The year has started with several requests for mystery or secret shops. I could or should have expected it. Why? Because aside from being used for measuring quality, mystery shops are an excellent tool for developing customer experiences. And, the focus on unique customer experiences is increasing, also outside of the hospitality and entertainment industries.
While mystery shops are great for checking out the competitor, auditing prices, and checking the integrity of team members, I believe the thrust has been to measure quality and whether team members adhere to certain standards when providing service.
But now, companies are going a step further, to use mystery shops to help them develop a unique experience or to measure if they have been successful in providing the experience they sought to create.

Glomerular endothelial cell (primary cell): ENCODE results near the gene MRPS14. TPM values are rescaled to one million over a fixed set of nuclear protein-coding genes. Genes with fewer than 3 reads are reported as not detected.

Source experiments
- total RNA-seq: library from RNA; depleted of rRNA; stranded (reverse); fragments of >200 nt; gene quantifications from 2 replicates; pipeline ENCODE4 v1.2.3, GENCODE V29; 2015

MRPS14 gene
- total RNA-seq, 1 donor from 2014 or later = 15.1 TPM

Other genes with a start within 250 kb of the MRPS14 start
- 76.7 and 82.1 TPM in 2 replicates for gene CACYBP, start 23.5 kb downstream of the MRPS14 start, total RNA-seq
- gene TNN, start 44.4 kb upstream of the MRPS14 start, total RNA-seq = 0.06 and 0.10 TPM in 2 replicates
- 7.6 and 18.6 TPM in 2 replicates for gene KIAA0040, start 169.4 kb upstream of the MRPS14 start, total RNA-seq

An example: Some time ago I walked into the lobby of a hotel. One of the first things my eyes rested on was a garbage can: a clean, empty and neatly placed garbage can. In traditional mystery shops that would not necessarily be counted as a negative. After all, nothing was done wrong and nothing was filthy. But when trying to map (or create) the customer journey, it certainly will because who wants to have a view of a garbage can.
And, by the way, creating a unique experience is as easy in a small market and for a small business as it is in a large market and for big business.